Australians are at risk of vision loss and blindness
Only one in 10 Australians are able to properly identify the major risk factors for age-related macular degeneration (AMD), Macular Disease Foundation Australia (MDFA) has warned.
One in seven Australians over 50 has the early signs of AMD – Australia’s leading cause of blindness – but may not know it until it’s too late.
MDFA CEO Dee Hopkins said the new survey showed that more than 80 per cent of people in their 50s know they should have an eye exam every two years.
“But even though they know this, almost 40 per cent gamble with their sight by skipping out on these exams,” Ms Hopkins said.
Ms Hopkins was speaking at the launch of Check My MaculaTM, an online initiative of Macular Disease Foundation Australia, to help Australia’s over-50s quickly and easily identify their risk factors for macular disease.
“Check My Macula is an online quiz that aims to remind Australians to add an eye exam, including a check of the macula, to the ‘shopping list’ of other health tests we’re told to tick off when we turn 50,” Ms Hopkins explained.
“Check My Macula makes personalised risk information about Australia’s leading causes of vision loss quick and easy to access.
“One minute. Five questions and you’re done. You can learn about your risk of age-related macular degeneration (AMD) and diabetic eye disease whether you’re on a phone or computer, sitting on the bus or waiting in a queue.”
Ms Hopkins said the initiative was developed because Australians consistently rate their eyesight as their most precious sense, yet don’t prioritise essential eye checks.
“People in their 50s are part of the ‘sandwich’ generation. They’re often juggling the needs of kids and elderly parents. It’s also the age when a lot of other health tests are required. Unfortunately, eye exams often get pushed to last on the list when people are time poor,” Ms Hopkins said.
“Fifty-year-olds don’t feel old, and while they’re aware of age-related macular degeneration, they associate the disease with the elderly. They don’t realise that turning 50 is a key risk factor.
“Check My Macula gives these people the information they need quickly. In less than one minute, they can find out their risk factors. They can then go on to find a nearby optometrist and book an appointment straight away.”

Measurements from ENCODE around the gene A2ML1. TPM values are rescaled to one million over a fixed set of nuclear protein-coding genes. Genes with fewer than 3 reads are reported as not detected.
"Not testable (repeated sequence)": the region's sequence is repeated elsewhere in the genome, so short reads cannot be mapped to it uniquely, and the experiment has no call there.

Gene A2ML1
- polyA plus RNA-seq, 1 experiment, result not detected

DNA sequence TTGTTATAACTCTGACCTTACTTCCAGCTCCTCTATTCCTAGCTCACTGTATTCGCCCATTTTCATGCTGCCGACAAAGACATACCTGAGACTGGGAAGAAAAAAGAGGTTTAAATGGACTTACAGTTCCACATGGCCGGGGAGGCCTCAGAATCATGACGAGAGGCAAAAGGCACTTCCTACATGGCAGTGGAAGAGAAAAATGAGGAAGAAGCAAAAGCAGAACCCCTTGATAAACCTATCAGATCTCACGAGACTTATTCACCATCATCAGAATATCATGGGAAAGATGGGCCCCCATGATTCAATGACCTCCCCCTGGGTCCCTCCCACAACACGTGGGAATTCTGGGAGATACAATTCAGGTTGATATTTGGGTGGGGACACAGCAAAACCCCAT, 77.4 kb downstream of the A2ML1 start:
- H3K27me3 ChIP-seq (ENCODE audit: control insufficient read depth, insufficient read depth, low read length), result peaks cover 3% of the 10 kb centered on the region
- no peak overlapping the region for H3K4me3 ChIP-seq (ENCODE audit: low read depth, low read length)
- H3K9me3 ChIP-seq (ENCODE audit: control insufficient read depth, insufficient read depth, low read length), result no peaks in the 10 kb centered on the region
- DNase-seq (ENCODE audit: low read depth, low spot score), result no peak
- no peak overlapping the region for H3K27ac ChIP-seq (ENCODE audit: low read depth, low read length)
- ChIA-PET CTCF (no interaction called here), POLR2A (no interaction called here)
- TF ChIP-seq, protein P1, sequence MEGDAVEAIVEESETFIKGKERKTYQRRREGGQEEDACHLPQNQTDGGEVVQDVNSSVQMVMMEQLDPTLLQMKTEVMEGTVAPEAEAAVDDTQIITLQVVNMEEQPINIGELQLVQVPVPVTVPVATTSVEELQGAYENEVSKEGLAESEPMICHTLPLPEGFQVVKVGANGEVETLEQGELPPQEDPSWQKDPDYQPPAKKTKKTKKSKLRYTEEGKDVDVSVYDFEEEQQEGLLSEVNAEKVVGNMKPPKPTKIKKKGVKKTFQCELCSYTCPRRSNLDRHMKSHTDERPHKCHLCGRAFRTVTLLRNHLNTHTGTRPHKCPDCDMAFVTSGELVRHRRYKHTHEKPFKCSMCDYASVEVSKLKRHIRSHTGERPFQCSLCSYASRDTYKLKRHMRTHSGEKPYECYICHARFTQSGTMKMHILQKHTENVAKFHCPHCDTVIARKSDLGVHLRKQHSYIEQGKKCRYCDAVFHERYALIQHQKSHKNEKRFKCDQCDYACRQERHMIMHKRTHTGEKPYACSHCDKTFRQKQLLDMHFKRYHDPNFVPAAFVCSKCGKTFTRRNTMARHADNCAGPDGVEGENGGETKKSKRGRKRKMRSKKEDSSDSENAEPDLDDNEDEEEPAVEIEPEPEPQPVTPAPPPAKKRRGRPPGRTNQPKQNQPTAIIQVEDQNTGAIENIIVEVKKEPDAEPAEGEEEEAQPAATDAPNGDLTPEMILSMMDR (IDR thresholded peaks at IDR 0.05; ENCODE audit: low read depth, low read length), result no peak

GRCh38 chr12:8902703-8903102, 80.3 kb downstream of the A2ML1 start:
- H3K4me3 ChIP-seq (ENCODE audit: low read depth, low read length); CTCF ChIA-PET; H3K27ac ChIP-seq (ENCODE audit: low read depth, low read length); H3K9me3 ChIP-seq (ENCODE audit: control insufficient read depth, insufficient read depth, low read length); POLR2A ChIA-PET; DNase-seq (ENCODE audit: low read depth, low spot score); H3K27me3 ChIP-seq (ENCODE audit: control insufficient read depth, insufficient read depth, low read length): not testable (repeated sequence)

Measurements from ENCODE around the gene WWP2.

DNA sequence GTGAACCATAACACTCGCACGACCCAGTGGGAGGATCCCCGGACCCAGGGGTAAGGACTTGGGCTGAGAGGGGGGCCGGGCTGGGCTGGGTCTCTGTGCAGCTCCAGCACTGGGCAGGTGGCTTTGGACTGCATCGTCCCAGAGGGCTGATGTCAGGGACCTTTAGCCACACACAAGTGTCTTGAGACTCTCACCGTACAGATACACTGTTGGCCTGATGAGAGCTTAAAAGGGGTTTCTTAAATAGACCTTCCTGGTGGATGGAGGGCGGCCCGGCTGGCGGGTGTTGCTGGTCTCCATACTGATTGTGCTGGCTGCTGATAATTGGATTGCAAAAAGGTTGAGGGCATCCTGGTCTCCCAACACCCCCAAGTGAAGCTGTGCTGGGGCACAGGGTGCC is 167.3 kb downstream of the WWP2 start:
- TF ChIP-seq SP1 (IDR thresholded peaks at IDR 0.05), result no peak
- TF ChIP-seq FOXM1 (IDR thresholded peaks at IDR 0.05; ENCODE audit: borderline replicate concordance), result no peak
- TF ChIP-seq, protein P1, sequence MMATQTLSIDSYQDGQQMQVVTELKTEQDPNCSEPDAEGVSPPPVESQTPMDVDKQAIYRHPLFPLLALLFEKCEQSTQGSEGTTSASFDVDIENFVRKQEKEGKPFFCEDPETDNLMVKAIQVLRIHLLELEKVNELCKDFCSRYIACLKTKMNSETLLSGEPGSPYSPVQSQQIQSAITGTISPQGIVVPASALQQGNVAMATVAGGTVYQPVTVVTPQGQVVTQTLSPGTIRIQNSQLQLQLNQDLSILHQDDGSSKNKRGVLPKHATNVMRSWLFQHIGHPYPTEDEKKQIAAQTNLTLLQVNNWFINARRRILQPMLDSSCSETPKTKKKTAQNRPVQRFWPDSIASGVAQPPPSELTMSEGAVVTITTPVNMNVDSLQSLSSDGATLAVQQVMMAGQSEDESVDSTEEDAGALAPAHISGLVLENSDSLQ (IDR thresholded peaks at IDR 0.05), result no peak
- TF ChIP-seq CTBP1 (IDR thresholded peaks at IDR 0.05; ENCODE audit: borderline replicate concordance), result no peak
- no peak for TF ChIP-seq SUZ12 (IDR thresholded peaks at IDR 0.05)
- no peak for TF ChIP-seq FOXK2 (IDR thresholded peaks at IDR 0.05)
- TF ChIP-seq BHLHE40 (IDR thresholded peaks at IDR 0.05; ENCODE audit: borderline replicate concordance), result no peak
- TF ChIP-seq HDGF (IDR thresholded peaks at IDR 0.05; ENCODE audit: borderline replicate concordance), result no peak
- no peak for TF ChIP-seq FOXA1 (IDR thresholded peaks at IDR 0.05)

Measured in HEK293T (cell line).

A YouGov Galaxy Poll, conducted for MDFA, found that while there was a high awareness of AMD among people in their 50s, only 10 per cent could correctly identify the main risk factors: age, family history, smoking and lack of regular eye exams.
The survey of 50 to 59-year-olds found most (67 per cent) were aware age was a risk factor for AMD. However:
- less than half (45 per cent) were aware of the strong hereditary risk of AMD. In fact, 12 per cent thought there was no familial risk.
- more than a third of people in this ‘at risk’ age group either haven’t had an eye exam in the past two years or couldn’t recall when they last had one.
- Only seven per cent of Australians correctly identified smoking as a risk factor for AMD.
Smokers are three to four times more at risk of developing AMD than non-smokers, and the onset of the disease occurs five to 10 years earlier.
“Smoking is the single largest modifiable risk factor for age-related macular degeneration,” said Retinal Specialist and MDFA Medical Committee Chair Associate Professor Alex Hunyor.
“And if you do have AMD, smoking can compromise treatment for wet (neovascular) AMD – one of the most aggressive, sight-threatening forms of macular disease.
“What’s concerning is that the survey showed people who smoked in the past decade were half as likely to have had macular checks in the past two years (36 per cent, compared with 64 per cent of non-smokers).”
Macular Disease Foundation Australia’s launch of the Check My Macula initiative is being supported by a quirky television campaign, voiced by Shane Jacobson and MDFA Ambassador Jean Kittson. Both Jean and Shane are actors, writers and comedians.
Watch the television commercial here at https://www.youtube.com/watch?v=t8KspjRVEKc
29 October 2020.